A blogging buddy, Jeff Cutler, just put up a fascinating post about the oil cleanup in the Gulf and how it’s made him reconsider the government’s role in keeping our environment clean. To sum up, Jeff’s been tasked with journaling the experiences and events going on down in New Orleans. This gig made him realize governments approach the environment with a short-term view and thus screw it all up for the rest of us (shocker!).
The Government is (not) Always to Blame
While I agree with Jeff’s epiphany, there’s a layer he (intentionally?) avoids. Yes, our government and governments all across the planet share a huge responsibility for our damaged ecosystem but it’s not completely their fault.
The real problem is that governments by their nature (or at least “democratic” ones) must satisfy their constituents. You would think this means governments are there to help citizens, but right now that’s not the case. Huge corporations are tossed into that constituent pool and easily overpower humans. Since corporations don’t need clean air, they don’t give a damn and in turn government doesn’t give a damn. It’s an extremely short-sighted view (after all, without humans, corporations are screwed) but it’s reality. It’s not a conspiracy theory or a ‘big business is evil’ rant, it’s simply fact.
Corporations exert more power than citizens and thus shape government’s plans more than we do.
Humans are 100% at fault
No matter how you cut it, the damage done to the environment falls completely on human beings. The rest of the ecosystem is not dumping massive quantities of oil and debris into the oceans, nor is it polluting our air with carbon and who knows what else. It’s us. Each and everyone one of us. Even if your’e a tree-hugging, carbon avoiding, water recycling human, you’re still to blame simply by being associated with the human herd at large.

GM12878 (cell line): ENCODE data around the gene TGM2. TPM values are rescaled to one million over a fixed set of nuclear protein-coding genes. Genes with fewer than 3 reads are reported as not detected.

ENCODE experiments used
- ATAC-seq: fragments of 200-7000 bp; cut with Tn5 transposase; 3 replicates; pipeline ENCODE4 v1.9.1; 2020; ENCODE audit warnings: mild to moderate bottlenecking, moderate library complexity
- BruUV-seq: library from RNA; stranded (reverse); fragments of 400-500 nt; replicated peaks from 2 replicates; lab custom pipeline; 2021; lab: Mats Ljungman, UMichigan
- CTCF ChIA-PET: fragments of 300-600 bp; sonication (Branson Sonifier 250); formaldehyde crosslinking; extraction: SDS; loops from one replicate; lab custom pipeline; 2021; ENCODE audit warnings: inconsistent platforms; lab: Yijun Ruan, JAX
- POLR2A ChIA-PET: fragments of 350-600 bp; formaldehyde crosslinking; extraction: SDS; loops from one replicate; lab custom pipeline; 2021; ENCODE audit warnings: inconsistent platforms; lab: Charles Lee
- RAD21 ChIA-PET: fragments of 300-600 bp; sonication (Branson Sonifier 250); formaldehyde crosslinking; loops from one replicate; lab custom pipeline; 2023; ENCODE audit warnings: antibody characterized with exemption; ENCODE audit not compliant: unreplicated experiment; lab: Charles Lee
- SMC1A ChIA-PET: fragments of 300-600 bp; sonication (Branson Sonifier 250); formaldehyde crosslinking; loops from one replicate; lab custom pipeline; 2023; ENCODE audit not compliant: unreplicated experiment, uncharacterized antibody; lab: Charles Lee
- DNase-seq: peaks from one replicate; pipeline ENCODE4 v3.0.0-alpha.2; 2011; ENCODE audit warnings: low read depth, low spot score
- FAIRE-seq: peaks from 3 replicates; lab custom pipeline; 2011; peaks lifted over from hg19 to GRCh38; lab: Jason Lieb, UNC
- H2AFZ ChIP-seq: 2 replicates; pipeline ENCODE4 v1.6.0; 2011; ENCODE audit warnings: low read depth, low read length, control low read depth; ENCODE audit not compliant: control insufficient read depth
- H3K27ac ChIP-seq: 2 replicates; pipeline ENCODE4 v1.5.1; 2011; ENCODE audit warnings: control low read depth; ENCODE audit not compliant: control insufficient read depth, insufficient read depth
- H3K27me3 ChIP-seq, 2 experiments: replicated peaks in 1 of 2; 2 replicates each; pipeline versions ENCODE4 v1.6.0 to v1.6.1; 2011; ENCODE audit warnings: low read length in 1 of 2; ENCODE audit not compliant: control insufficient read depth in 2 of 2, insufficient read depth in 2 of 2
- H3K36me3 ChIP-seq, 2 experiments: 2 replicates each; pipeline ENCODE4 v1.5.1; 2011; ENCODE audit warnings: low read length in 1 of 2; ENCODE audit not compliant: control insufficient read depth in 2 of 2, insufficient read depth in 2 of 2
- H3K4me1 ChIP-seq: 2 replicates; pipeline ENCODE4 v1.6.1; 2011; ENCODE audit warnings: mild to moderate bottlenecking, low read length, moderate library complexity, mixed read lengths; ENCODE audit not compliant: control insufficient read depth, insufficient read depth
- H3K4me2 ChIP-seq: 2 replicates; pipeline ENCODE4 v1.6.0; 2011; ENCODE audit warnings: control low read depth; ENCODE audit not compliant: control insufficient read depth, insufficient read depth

Ever driven a car, turned on a non-green-sourced light, bought food from a supermarket or in anyway participated in our global economy? Guess what, you screwed up the environment doing so. Though I try to ride my bike everywhere, limit my meat intake, and generally live well, I still screw up the environment, a ton! Right now, typing on this computer that was charged from a non-renewable resource, I’m damaging the environment. Heck, my battery meter just went into the red so I immediately plugged back into the socket. Frack you environment!
The problem doesn’t lie with just governments, corporations or humans or any other single entity. It’s a complete and systemic failure of humanity. For all of our wonderful inventions and advances, the net impact on this planet and our place in the universe has undoubtedly been negative. We’ve taken, taken and taken and given so little back.
What’s the solution?
It sounds crazy and impossible but it’s actually a lot easier than you think. The environmental problem is at its core an economic problem. In fact, nearly every single problem we have is an economic problem. Almost all of our problems derive from our circumstances; limited resources and constantly increasing demand creates friction between humans, the environment, and progress. Corporations take advantage of these circumstances to make a profit.
There’s nothing wrong with that but it does mean that in our current system these circumstances are self-perpuating. A light bulb that works for 100 years can only be sold once, but a light build that lasts for a year can be sold indefinitely. There’s no incentive for any individual or entity in our current system to act in the best interests of our long-term progress.
We Must Demand Satisfaction
Government incentives would help, but it starts with us. We need to demand these incentives. We need to boycott companies that hinder progress for short-term gains. We need to change. I’m not advocating communism or anything like it. Capitalism works but we need to change to focus on quality, not quantity. We need to reward companies that make long-lasting products, even if it costs us more in the short-term. We need to realize that improving the quality of life of those worst off eventually improves quality of life for everyone.
It might hurt in the short-term. It might be tough and laborious in the short-term. It might cause more problems now. But for us to truly progress and live in better unison with our environment we absolutely need to ingrain economics into everyone and everything on this planet. We need to live knowing that resources are limited and that we must use them efficiently. Using limited resources efficiently needs to be our primary tenet and because it is not we simply must start from square one. There’s too much clutter in these tubes mate and the best way to de-clutter is to throw it all out.
We need to change everything, but we need to start with ourselves.
I can do better, you can do better, we can do better.